The other type of student is the migrant who is a person in the community who has, at least, PR, (Permanent Residency). This means they will have a Medicare Card, and often a Health Care Card. These sorts of students are usually heavily subsidised by the government when they study English, so it costs them very little to go to English class. A lot of RTOs who have a heavy migrant intake teach courses from the EAL Framework. But some still teach from the CSWE Curriculum, and I would agree that at least Units 1 to 7 in Cert 1 in Spoken and Written English book are excellent for low level speakers of English. Among other things, these units address pronunciation, which is something the EAL Framework is lagging behind in, although with the introduction of Course in Initial EAL and Course in EAL there is evidence to suggest that this is beginning to change…

The Framework Itself

I’ve been teaching from the EAL Framework for a number of years and have recognised that it is made up of units which contain a number of elements. Of these elements come performance criteria, in which many of the words are bolded. Next, there’s the Required Knowledge & Skills section which is basically all the grammar that s to be covered for that unit. Then there is the Range Statement which gives further explanation of what those bolded words are referring to. And finally there is Evidence Guide which lists the least aspects of knowledge the student should have in order to pass this unit.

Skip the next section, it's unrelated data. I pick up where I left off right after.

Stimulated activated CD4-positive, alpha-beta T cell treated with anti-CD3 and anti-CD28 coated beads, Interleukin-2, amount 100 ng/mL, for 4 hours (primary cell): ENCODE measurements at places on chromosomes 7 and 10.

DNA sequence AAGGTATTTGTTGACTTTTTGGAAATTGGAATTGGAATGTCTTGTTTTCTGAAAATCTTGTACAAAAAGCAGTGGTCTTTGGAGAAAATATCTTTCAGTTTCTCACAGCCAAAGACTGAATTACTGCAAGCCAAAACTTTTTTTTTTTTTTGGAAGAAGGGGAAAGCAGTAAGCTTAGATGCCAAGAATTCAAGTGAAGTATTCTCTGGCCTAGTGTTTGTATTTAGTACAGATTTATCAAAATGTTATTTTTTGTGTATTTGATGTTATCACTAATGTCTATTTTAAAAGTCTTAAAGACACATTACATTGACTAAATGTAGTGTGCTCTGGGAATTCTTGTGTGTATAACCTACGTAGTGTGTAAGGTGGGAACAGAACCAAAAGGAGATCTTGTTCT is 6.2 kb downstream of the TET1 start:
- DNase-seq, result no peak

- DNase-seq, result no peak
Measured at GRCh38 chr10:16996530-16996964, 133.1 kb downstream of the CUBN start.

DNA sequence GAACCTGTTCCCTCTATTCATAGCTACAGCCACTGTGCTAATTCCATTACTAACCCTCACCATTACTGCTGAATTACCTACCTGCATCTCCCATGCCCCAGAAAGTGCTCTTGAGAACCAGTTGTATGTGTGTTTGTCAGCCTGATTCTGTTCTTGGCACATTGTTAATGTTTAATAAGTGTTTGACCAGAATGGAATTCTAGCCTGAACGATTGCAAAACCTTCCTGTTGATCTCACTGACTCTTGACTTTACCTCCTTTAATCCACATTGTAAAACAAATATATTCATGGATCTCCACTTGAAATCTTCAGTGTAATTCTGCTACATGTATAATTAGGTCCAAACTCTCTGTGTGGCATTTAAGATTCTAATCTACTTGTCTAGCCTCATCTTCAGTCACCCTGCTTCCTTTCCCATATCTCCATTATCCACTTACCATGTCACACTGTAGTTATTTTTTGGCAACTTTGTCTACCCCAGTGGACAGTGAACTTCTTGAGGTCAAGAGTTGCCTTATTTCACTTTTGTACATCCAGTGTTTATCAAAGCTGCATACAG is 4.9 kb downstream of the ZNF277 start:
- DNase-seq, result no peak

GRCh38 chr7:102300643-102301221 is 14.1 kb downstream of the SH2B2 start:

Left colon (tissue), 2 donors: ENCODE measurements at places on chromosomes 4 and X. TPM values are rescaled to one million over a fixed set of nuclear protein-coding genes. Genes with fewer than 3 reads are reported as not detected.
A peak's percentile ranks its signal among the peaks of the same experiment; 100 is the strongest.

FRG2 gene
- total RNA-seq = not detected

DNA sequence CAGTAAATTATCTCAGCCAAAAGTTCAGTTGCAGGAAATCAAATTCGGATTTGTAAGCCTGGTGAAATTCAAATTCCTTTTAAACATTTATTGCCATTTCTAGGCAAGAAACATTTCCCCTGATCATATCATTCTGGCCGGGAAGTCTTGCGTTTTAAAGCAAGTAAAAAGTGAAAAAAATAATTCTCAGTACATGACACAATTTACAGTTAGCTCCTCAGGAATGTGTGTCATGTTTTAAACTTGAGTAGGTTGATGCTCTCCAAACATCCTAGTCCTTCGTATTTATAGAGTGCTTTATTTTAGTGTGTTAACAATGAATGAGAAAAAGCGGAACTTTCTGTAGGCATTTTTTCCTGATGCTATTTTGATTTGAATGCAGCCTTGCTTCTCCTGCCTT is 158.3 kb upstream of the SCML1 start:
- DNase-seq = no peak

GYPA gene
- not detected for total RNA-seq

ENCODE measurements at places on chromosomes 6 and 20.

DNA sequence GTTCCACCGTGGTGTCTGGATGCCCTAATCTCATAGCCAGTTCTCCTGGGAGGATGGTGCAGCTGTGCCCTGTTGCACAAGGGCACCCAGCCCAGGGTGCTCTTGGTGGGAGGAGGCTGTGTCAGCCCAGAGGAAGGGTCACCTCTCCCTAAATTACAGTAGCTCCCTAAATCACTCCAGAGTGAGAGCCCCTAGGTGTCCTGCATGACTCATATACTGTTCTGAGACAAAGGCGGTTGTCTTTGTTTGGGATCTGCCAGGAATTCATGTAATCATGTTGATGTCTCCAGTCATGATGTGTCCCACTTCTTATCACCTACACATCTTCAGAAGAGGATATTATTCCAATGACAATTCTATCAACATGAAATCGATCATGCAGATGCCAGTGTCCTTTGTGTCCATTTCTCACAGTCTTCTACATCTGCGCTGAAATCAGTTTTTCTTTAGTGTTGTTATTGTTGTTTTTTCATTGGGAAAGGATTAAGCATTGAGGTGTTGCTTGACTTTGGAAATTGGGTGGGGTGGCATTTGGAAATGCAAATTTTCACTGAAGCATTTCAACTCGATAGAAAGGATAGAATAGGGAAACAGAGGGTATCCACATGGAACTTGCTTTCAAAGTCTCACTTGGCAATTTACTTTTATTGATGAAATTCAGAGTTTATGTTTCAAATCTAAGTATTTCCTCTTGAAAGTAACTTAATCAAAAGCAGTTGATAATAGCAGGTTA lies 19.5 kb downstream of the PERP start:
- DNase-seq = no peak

Occasionally, when I have been at a loss as what to do to fill a slot in my lesson planning, I go to the Required Knowledge and Skills section of the unit we are studying and look what grammar we need to cover while doing that unit and create a worksheet. For instance, just recently we have been doing a unit on transport, so I went to the R K & S part of VU22608 and decided we’d look at ”colloquial language related to transport.” From this, I created a matching exercise, did some vocabulary teaching, a concept check, a scanning exercise, a reading for detail exercise, and a spelling quiz,

The framework can be a bit of a goldmine.

Praising vs Encouraging

Don’t praise but encourage your students.

Many students strive to be 100 % correct. But remind them learning is about making mistakes and learning from them. I still get students, after an exercise, admit to me rather sheepishly that they got 2 wrong, and the feel guilty about admitting that. I tell them over and over that that is OK and that making mistakes is a good thing. But many of my students are often from difficult backgrounds and simply want strokes which, you know, is also understandable.